To be sure, Ingrid has to be punished. Plagiarism, whether intentional or not, is still an offense and neglect does not excuse or exempt a student from committing plagiarism. But the question arises where regular punishment applies to inadvertent plagiarism which resulted from neglect in referencing the original work. It has to be mentioned that the penalty of withholding the bachelor’s degree for one year and a permanent notation on the student’s transcript that he or she committed plagiarism is applicable to those students who willfully, knowingly and intentionally committed plagiarism with the intention to cheat. Ingrid’s case does not fall in this category because plagiarism was committed unwittingly and not with the intention to cheat but rather out of negligence.
Withholding the bachelor’s degree for one year much more a permanent notation on the student’s transcript that he or she committed plagiarism is not appropriate as a punishment and is in fact, excessive especially the notation on the student’s transcript that he or she committed plagiarism because it will affect her career and life in general long after she graduated college. It would be cruel to punish her for the rest of her life for a mistake she committed in college. Permanently notating her transcript is tantamount to nullifying her college degree because it is short of saying that she cheated her way to college.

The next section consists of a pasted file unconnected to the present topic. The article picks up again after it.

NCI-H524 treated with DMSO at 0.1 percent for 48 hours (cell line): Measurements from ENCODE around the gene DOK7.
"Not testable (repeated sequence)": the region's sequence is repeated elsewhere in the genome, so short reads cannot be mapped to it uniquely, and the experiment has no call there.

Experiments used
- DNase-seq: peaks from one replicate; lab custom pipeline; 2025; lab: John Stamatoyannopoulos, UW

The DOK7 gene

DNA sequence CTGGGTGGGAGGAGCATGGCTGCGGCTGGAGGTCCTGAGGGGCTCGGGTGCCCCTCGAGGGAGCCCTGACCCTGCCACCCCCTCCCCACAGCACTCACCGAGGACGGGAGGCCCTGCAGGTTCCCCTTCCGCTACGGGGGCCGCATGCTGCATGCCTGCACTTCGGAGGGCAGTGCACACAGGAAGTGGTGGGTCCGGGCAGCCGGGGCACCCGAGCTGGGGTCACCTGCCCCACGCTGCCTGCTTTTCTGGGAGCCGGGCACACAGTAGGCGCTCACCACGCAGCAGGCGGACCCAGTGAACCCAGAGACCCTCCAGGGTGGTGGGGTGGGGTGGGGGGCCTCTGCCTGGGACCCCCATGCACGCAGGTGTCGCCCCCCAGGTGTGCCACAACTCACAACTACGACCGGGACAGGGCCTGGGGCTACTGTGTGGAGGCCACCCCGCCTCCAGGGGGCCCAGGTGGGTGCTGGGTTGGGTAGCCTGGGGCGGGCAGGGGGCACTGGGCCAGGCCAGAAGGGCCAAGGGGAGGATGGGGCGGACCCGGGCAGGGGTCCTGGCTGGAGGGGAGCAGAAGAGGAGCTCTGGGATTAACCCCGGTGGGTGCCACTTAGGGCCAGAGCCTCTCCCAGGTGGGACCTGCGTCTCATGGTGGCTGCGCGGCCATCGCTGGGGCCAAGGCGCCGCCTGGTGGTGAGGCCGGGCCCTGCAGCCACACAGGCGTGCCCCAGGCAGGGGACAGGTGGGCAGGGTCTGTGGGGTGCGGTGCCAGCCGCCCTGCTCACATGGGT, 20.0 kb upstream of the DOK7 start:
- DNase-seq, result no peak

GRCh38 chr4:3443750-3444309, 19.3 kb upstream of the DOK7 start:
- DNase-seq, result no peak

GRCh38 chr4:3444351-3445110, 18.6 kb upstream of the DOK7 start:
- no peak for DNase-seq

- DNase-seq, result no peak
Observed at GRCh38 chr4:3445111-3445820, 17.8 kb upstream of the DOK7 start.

Having mentioned this, I would instead, propose an alternative punishment for Ingrid. She still should be punished even if her commission of plagiarism is unintentional to send the message that we do not plagiarism in whatever form that it may come.
My proposal is to remove the notation on her transcript that she committed plagiarism so that she will still have a career after college and that she will still have the chance to reform herself and to learn a lesson